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Harsh, Mild or Gone For Good?

Gavin D’Costa

theologies that run counter to this Pauline teaching of ‘irrevocability’, such as the theologies of supersessionism, replacement and annulment, are now themselves superseded, replaced and annulled. ‘Supersede’ is used thrice (17, 17, 28), ‘replacement’ five

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Richard H. Weisberg


As to the risks of what I call the ‘triangulation’ of both public power and private emotion, I extend my earlier treatment of ‘mediation’ in The Merchant of Venice to Measure for Measure, King Lear, Hamlet, and The Tempest, linking to them Shakespeare’s Sonnet 134. For Shakespeare, whether poet or playwright, a private triangulation of direct romantic obligation is as nettlesome as the public official’s similar behaviour – as when the Duke ‘outsources’ Viennese power to Angelo – and the results are quite as disastrous. The complex and highly legalistic sonnet concerns the triangulation of passion from the speaker to a friend. The beloved winds up ensnaring both through ‘the statute of [her] beauty’. The word ‘surety’ – used centrally in the poem and twice in Merchant – pinpoints, through the delegation to a third party of obligations otherwise charged directly to two committed parties, the underlying Shakespearean problematic

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Anna Sapir Abulafia

supersessionism. This is a huge step. Supersessionism has been the backbone of the ecclesiastical position of Christianity on Judaism from the earliest period of the evolvement of the institutional Church. It informed what I call the principle of Jewish service in

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Jaro Stacul

At a time when European cities redefine themselves through 'culture' in an attempt to attract tourists, investors and potential residents, policymakers have to negotiate different notions of 'local culture' defined by state governments on the one hand and by the EU on the other. Drawing upon research conducted in the Polish city of Gdańsk in the context of the redevelopment of its urban landscape, the article illustrates how 'local culture' is redefined as 'culture of freedom' by municipal and state institutions in order to establish a relationship of historical continuity between the time when Gdańsk was a thriving multicultural city and the post-socialist present. The article puts forward the argument that while the reformulation of local culture as 'culture of freedom' involves reconciling notions of national identity with new norms of local, regional and European integration, it does not necessarily entail the supersession of nationalism.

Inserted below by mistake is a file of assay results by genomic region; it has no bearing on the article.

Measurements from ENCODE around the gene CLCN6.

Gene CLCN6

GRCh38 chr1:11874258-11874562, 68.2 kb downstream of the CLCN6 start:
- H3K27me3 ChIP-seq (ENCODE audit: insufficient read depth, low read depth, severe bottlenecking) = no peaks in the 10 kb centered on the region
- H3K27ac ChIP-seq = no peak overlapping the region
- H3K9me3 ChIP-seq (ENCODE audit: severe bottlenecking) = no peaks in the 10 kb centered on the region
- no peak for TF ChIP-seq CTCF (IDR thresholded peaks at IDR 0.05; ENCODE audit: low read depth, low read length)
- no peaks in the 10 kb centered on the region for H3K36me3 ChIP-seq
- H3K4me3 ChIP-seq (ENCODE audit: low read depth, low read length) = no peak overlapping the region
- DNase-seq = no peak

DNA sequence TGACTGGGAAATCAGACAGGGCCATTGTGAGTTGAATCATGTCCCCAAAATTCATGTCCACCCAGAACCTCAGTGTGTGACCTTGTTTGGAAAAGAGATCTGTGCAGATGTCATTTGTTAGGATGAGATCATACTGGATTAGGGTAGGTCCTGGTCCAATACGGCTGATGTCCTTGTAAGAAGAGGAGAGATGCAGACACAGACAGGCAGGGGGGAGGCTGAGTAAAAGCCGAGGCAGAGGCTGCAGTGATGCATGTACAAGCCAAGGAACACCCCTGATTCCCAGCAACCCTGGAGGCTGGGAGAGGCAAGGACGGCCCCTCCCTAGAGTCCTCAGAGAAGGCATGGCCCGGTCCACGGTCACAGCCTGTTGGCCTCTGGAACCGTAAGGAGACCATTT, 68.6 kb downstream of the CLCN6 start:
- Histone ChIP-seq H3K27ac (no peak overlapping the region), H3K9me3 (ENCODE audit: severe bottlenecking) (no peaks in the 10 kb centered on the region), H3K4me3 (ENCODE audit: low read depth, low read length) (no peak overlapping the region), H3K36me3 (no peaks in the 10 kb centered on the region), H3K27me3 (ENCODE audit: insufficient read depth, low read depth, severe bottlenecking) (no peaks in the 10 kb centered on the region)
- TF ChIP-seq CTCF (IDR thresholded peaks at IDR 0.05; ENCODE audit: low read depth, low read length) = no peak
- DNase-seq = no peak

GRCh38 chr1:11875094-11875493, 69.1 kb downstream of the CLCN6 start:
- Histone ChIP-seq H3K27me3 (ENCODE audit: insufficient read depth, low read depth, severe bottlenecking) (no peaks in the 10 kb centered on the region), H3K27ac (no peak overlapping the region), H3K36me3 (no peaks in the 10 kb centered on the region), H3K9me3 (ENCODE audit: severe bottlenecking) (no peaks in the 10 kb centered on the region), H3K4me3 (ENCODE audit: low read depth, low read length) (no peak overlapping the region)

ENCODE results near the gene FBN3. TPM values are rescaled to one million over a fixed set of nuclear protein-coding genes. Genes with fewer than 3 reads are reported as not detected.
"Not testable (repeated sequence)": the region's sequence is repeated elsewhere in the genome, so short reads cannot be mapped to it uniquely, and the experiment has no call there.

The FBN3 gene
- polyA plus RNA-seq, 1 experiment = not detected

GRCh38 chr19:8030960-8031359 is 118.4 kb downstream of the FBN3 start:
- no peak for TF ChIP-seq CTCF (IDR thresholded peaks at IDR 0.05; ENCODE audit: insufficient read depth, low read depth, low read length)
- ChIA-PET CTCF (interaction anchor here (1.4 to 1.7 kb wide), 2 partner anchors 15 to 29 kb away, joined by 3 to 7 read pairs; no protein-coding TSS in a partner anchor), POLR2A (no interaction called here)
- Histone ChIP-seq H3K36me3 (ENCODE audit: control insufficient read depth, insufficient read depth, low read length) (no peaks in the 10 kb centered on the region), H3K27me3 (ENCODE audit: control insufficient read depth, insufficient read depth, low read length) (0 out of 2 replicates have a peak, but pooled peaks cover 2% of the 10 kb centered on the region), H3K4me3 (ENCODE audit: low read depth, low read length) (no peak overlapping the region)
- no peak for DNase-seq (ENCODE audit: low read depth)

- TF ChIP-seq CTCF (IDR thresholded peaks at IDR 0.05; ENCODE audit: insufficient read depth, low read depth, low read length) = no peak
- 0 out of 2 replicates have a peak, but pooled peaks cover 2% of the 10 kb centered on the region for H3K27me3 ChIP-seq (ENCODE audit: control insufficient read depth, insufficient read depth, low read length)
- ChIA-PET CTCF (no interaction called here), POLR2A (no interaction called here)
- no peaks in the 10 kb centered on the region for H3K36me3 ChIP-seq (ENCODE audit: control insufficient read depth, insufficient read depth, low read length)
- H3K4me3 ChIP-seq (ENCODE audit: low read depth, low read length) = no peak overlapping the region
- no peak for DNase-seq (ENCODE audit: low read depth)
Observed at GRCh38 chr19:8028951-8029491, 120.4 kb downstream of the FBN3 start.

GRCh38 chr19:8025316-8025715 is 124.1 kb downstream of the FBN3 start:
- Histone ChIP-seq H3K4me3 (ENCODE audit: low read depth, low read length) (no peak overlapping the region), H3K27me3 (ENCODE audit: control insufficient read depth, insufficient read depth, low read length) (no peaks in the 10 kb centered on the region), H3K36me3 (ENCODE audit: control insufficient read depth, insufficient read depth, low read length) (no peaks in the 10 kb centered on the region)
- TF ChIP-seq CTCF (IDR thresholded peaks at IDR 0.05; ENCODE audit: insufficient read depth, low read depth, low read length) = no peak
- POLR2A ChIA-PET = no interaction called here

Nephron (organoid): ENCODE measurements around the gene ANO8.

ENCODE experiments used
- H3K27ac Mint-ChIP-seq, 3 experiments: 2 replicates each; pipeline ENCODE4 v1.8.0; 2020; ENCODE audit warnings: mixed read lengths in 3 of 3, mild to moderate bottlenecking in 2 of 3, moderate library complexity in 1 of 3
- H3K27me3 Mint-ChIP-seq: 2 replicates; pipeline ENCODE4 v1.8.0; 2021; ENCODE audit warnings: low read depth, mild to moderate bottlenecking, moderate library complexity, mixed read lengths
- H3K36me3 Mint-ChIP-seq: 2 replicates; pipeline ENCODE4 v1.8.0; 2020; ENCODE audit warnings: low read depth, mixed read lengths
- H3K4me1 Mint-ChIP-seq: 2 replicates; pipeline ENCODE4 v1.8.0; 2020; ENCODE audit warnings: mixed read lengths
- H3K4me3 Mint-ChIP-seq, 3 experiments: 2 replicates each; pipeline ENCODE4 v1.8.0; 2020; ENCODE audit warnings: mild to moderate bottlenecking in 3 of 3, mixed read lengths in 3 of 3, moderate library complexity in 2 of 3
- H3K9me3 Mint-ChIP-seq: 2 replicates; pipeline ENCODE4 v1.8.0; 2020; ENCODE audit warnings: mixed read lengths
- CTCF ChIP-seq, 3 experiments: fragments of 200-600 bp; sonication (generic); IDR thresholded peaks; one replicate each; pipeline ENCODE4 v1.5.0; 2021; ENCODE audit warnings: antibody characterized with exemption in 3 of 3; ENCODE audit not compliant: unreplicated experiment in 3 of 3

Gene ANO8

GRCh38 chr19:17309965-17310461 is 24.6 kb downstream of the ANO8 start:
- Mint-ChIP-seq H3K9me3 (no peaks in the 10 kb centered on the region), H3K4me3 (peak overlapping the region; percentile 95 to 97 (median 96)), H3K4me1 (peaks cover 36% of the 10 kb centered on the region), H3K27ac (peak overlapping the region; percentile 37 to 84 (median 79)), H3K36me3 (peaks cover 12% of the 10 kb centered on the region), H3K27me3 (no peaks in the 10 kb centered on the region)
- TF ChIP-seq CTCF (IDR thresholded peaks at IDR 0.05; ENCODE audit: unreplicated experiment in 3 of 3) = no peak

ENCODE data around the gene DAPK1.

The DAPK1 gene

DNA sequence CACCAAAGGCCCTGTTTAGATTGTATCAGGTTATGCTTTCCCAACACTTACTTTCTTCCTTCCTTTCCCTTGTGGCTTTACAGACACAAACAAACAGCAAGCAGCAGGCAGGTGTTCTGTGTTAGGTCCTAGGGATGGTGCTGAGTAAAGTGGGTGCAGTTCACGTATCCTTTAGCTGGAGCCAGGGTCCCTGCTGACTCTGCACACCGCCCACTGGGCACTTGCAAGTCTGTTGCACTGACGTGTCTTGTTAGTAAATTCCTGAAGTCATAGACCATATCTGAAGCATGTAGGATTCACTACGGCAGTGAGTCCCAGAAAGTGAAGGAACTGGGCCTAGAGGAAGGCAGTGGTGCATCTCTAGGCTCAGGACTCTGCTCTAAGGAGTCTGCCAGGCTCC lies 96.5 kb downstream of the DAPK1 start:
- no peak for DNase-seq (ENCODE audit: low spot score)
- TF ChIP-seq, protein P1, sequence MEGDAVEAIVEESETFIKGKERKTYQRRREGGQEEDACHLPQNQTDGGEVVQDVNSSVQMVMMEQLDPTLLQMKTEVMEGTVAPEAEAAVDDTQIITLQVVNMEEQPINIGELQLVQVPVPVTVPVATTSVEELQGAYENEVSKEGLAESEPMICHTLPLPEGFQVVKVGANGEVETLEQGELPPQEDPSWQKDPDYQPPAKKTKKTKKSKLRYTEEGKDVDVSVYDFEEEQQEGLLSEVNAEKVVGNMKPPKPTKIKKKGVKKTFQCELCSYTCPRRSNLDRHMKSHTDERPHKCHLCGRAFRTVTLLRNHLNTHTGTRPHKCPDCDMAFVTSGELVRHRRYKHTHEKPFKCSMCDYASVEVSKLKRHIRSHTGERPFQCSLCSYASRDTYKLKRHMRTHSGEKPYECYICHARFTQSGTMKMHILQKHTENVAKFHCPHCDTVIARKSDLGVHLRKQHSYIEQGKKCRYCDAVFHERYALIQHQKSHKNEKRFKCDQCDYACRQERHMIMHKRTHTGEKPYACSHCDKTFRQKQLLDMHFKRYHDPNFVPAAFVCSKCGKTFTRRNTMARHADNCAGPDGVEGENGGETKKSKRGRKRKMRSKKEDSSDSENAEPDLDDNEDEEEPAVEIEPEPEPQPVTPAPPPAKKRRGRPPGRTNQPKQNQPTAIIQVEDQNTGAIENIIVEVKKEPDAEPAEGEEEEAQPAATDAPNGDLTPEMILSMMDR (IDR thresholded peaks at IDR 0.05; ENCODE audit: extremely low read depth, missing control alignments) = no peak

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Philip McCosker and Ed Kessler

such great and game-changing progress in the last fifty years, much remains to be done and clarified, as our authors make clear in their discussion and interrogations of the new text. The question of supersessionism looms large in these articles. Also

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The Gifts and the Calling of God are Irrevocable

Commission for Religious Relationships with the Jews

Henry Wansbrough

necessary to tell Christians not to attend the synagogue, which of course implies that they were doing so. This raises the question of supersessionism: are the Jews still the people of God or has this passed to Christians? This is a major point of discussion

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Adriana Streifer

Israelites, heirs to Abraham’s covenant, and later figured in the New Testament as Christians, while the latter are Muslims, or to Christians, the Jews, cast off in the process of supersession. Yet it makes little sense that the Ishmaelites should be

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Jonathan Magonet

the texts and the music, and concludes that while we cannot alter history, we can adapt our theology so that it is not hostility, resentment and supersessionism that determine our relationships with each other. Lev Taylor's article addresses a very

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Alexandra Wright

context in which the Gospels were written and the Passions were composed. We cannot alter history, but we can adapt our theology so that it is not hostility, resentment and supersessionism that determine our relationship with each other, but open dialogue

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The Madness of King Charles III

Shakespeare and the Modern Monarchy

Richard Wilson

ninetieth birthday. RSC supremo Greg Doran directed the Prince of Wales in this broadcast, which tactfully omitted the lines from Henry VIII predicting the Queen’s supersession by a sovereign who ‘shall star-like rise as great in fame’, and cut straight to